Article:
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Dark clouds over Russia

Protocol Enterprise

Hello and welcome to Protocol Enterprise! Today: How enterprise tech companies are making decisions about operating in Russia, those side-channel chip vulnerabilities were not as buttoned up as we thought and the rise of the AI-fueled pizza factory.

Spin up

It’s a good time to be in the cloud business, as well as the cloud-spending management business. According to Flexera’s State of the Cloud report, cloud customers are over budget by an average of 13%, but 29% still plan to spend more next year.

The costs of doing business

As the fallout from Russia’s brutal invasion of Ukraine spreads throughout the world, enterprise tech companies at the lower level of the infrastructure stack are facing difficult questions about how they provide services to Russian companies.

The parade of tech companies that have stopped doing business in Russia is quite long at this point, thanks to the international outrage over the invasion and the fact that Russia’s economy has been reduced to shambles in less than two weeks. There's been no shortage of enterprise tech companies that have followed suit, but to varying degrees.

Other vendors, like Cloudflare and Akamai, have been more direct about their plans to continue providing their services to Russia.

  • “Indiscriminately terminating service would do little to harm the Russian government, but would both limit access to information outside the country, and make significantly more vulnerable those who have used us to shield themselves as they have criticized the government,” Cloudflare CEO Matthew Prince wrote in a post Sunday.
  • “Consistent with our mission to power and protect life online, we have made a deliberate decision to maintain our network presence in Russia,” Akamai said in a similar statement.
  • And despite calls from Ukrainian officials to cut Russia completely off the internet, ICANN made it pretty clear early in the conflict that it would not take that step.

We’ve been using the term “unprecedented” a lot the last few years, but this is indeed new territory for enterprise tech companies built around cloud services.

  • Other major global conflicts over the last 15 years have not involved countries home to big users of their services, or took place before those services gained traction as a new way of doing business on the internet.
  • The financial impact of these decisions will not be missed; Microsoft CFO Amy Hood estimated Russia accounted for about 1% of Microsoft revenue, and while 1% of Microsoft’s revenue is still a pretty big number it’s likely not material.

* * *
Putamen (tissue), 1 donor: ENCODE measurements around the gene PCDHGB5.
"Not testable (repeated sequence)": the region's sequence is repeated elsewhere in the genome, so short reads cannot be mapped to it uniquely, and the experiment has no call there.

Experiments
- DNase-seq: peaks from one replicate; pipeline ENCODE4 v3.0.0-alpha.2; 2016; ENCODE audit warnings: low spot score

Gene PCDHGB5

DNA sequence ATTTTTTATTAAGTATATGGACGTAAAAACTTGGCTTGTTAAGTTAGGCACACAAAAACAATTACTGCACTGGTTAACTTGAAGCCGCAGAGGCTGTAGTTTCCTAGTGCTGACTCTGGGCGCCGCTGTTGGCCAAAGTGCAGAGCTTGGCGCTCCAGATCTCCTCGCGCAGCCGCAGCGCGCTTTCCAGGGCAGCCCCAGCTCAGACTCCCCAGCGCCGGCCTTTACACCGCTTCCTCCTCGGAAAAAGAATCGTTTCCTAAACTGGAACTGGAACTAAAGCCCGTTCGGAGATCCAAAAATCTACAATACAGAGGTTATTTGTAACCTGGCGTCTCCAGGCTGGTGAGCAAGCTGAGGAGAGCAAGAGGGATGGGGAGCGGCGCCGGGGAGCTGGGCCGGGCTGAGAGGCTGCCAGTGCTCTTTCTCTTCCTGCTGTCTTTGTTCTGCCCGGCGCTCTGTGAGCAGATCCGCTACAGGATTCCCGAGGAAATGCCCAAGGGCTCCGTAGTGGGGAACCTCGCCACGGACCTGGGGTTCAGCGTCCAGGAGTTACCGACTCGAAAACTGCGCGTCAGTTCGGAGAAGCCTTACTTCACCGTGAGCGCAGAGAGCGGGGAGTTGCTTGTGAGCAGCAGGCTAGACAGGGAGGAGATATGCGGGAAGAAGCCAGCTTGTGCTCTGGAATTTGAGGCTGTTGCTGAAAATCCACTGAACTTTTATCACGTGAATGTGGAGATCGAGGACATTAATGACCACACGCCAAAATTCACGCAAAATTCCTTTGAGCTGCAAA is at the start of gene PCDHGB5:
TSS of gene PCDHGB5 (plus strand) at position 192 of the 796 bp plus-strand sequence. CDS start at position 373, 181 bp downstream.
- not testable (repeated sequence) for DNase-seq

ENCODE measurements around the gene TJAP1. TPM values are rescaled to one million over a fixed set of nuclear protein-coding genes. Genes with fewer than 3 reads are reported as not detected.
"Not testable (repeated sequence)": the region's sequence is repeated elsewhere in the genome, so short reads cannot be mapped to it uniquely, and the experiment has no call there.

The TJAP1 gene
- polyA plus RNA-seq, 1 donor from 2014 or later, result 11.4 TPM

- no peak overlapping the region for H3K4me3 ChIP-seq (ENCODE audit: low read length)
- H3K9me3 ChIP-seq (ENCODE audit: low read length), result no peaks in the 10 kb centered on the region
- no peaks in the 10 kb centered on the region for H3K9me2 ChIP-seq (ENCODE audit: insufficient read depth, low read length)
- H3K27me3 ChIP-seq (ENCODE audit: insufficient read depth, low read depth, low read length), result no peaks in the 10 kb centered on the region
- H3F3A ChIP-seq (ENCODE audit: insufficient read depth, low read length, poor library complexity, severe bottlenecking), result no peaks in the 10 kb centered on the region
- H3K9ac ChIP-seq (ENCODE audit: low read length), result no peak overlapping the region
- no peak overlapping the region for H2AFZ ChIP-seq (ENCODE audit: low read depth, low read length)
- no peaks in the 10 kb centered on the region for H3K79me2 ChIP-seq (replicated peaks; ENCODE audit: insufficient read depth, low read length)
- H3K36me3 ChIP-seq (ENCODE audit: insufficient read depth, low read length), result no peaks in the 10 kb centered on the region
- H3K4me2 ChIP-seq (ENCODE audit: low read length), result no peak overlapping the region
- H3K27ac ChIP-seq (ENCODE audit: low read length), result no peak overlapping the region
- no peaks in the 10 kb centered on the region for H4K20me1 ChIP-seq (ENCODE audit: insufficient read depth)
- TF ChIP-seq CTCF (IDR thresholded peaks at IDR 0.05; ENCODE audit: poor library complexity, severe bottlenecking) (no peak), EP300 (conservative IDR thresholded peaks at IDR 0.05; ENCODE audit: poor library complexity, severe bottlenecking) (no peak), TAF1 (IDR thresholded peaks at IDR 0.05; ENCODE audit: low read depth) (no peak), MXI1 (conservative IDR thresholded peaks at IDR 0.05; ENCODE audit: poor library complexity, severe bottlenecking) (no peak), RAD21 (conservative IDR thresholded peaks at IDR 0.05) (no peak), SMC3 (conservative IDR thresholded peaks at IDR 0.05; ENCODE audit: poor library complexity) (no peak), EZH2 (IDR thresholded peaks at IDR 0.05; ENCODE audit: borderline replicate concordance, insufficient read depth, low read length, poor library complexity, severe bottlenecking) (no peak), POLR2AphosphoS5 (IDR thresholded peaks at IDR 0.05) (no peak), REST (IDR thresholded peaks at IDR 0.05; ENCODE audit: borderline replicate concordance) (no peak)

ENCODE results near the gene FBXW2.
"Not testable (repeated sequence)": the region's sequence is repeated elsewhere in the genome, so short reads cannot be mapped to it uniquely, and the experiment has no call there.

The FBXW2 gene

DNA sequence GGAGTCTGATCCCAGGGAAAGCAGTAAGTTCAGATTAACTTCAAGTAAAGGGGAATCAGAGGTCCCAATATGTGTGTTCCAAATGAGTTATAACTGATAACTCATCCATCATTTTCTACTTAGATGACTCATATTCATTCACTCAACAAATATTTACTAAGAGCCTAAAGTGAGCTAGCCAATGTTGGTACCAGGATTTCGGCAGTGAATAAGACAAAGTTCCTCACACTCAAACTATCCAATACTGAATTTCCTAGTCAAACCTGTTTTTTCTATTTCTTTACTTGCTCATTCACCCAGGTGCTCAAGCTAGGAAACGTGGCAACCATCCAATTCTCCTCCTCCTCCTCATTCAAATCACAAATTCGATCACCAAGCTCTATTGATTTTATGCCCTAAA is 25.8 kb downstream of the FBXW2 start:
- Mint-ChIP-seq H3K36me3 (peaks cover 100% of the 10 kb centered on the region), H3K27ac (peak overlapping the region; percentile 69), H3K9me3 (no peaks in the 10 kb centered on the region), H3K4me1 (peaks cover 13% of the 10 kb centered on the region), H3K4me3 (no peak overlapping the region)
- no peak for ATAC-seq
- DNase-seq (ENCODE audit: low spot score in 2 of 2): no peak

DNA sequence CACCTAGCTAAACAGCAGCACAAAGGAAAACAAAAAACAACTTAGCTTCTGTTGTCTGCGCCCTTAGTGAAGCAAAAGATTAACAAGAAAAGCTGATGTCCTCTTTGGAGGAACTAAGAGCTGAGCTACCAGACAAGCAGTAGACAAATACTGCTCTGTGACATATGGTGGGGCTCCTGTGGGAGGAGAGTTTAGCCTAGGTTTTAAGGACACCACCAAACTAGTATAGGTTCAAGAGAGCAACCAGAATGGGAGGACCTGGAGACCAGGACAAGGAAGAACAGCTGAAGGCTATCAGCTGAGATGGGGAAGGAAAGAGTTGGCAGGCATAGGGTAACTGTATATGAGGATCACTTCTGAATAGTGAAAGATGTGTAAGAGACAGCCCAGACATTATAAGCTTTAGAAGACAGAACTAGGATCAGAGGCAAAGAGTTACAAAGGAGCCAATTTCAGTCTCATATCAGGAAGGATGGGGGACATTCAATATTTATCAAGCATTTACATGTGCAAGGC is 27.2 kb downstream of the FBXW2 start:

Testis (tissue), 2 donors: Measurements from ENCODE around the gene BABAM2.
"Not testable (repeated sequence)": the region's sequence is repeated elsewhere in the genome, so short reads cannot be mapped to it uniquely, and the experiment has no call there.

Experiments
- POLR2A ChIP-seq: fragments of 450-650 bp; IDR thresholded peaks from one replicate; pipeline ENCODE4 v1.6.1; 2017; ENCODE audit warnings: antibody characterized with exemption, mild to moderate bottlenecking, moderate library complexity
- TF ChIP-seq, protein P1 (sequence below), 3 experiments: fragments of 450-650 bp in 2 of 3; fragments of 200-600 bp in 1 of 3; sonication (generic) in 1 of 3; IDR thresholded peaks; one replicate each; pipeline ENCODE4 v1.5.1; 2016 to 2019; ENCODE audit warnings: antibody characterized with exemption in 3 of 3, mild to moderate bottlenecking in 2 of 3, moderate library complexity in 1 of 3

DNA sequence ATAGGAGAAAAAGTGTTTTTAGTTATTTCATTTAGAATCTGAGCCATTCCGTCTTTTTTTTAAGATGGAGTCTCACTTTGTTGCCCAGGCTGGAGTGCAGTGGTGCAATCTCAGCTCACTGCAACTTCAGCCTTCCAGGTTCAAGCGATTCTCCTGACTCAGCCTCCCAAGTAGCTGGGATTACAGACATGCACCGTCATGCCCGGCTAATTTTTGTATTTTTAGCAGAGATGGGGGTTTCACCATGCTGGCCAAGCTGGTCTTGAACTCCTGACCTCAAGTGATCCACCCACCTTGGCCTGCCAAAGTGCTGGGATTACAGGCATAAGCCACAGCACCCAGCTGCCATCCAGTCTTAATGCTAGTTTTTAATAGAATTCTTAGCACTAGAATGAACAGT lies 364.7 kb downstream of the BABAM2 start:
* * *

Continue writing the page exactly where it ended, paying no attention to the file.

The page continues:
• But the long-term impact could be profound: How will these companies react during future conflicts? What would it take to make them bow to pressure from the outside world to cut all ties to Russia?

However horrified enterprise tech companies and workers are by the events of the last two weeks, these are not easy decisions. And this war is far from over.

— Tom Krazit (email | twitter)


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Spectre is back! (kinda)

AMD, Arm and Intel issued security advisories and recommendations Wednesday, warning of an exploit that bypasses some of the defenses developed to shore up one of the most notorious vulnerabilities in modern chips.

Researchers at the Vrije Universiteit Amsterdam said in a post they had developed a method to circumvent some security measures developed since the Spectre and Meltdown vulnerabilities were disclosed in January 2018. Using a novel attack method, the researchers said that they were able to get a core part of the Linux OS to leak critical system data, such as the root password.

The vulnerabilities the security researchers outlined center around a technique called speculative execution that many modern chips use to increase performance. Using spare resources, a chip will perform some processing ahead of when the task is actually needed in order to improve overall performance, but savvy attackers can exploit that technique using precise timing to read data that's unprotected before it is actually executed.

Security researchers discovered in 2017 that it was possible to exploit chips that used speculative execution, which was widely used in modern processors, and disclosed their findings in early 2018. The vulnerability, called Spectre, affected computers using Intel or AMD chips as well as Arm-based designs and forced the industry to quickly develop a series of fixes.

— Max A. Cherney (email | twitter)

Pizza factories, thanks to machine learning

Zack Fragoso, manager of data science at Domino’s Pizza, oversees machine-learning operations at the pizza chain that famously has considered itself to be a tech company for years. With 68 data scientists and five machine-learning engineers on staff running analytics and building AI, keeping track of algorithmic models used for things like delivery logistics and tracking in-store pizza prep is no small task.

“I look at Domino’s as having 6,000 factories that make pizza,” Fragoso told Protocol last week.

Today, some of those “factories” are testing new ways to speed up the pizza-making process, which affects those ML models. “That’s an example of ground truth change,” Fragoso said. “That’s when the model needs to be updated.”

— Kate Kaye (email| twitter)

Around the enterprise

A secret U.S. effort to bolster Ukraine’s cyber defenses might be one of the reasons why we saw fewer cyberattacks than expected last week, according to the Financial Times.

However, Ukrainian officials are still making plans to move the government’s sensitive dataout of the country should the capital fall in the coming days or weeks.

Databricks introduced a version of its data lakehouse technologydesigned specifically for health care customers.


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